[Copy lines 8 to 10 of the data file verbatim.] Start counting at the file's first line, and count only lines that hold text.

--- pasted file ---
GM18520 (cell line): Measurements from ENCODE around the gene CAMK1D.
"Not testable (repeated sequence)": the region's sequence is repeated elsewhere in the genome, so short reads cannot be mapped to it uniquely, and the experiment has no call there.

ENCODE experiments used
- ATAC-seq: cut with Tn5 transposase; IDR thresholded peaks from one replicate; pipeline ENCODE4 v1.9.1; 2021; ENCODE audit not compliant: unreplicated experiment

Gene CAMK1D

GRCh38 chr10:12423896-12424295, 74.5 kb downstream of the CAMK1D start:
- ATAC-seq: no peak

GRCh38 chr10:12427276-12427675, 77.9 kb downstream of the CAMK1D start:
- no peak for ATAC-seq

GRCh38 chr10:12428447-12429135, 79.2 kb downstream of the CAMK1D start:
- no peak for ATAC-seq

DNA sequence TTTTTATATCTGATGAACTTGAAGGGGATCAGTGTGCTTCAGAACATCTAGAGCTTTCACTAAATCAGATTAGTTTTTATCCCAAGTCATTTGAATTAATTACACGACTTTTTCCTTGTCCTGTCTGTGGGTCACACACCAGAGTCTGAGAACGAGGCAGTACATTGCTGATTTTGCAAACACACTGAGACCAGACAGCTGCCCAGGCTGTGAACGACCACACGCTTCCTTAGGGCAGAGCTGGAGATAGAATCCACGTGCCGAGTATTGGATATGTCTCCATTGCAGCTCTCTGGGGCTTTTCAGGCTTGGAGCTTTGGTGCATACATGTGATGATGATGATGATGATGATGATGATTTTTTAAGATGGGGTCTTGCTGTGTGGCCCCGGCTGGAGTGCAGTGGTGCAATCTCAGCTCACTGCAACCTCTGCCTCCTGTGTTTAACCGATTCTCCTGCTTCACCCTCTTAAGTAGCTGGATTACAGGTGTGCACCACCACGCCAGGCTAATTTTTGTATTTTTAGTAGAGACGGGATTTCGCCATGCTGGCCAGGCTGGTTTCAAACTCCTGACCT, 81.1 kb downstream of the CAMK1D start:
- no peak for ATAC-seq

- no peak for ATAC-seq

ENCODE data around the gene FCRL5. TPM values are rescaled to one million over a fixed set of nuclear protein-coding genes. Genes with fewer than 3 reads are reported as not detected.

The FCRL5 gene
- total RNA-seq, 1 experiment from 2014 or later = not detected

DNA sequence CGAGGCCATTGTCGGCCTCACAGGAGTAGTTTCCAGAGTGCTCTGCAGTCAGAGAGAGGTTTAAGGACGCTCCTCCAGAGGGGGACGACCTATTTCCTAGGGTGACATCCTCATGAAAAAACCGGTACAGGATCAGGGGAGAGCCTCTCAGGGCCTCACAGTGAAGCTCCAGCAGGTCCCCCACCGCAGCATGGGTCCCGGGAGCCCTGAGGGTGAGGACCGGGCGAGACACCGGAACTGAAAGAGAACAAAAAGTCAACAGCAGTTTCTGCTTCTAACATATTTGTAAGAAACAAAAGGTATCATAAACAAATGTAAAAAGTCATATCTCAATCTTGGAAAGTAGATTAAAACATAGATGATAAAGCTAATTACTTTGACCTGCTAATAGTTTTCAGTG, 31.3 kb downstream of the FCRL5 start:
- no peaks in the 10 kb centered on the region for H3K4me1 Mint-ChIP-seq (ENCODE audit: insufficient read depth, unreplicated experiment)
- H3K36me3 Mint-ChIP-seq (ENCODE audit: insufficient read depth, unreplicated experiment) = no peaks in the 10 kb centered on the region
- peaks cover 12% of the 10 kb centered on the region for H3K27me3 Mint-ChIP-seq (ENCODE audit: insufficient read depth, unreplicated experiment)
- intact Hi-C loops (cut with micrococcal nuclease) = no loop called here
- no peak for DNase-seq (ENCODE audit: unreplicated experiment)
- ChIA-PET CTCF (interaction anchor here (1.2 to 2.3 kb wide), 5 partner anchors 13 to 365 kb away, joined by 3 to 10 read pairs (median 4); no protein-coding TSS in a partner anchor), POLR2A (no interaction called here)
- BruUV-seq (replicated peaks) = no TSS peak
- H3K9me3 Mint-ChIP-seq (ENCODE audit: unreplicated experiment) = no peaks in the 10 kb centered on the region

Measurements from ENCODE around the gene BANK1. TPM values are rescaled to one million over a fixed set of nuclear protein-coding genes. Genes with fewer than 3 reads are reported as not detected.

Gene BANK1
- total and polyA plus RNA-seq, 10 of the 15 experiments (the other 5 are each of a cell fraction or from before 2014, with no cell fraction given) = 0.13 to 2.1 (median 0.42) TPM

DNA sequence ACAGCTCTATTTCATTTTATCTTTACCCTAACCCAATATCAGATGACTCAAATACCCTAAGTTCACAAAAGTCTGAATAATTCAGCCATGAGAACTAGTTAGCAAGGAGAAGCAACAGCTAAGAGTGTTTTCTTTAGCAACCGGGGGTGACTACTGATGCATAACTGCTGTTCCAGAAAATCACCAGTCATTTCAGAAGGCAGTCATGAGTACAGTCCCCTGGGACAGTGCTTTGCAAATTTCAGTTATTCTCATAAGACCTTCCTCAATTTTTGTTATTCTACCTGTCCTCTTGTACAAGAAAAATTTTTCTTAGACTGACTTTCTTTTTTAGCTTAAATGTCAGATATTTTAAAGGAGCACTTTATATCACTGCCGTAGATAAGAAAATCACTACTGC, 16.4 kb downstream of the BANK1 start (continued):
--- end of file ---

GRCh38 chr10:12427276-12427675, 77.9 kb downstream of the CAMK1D start:
- no peak for ATAC-seq

GRCh38 chr10:12428447-12429135, 79.2 kb downstream of the CAMK1D start: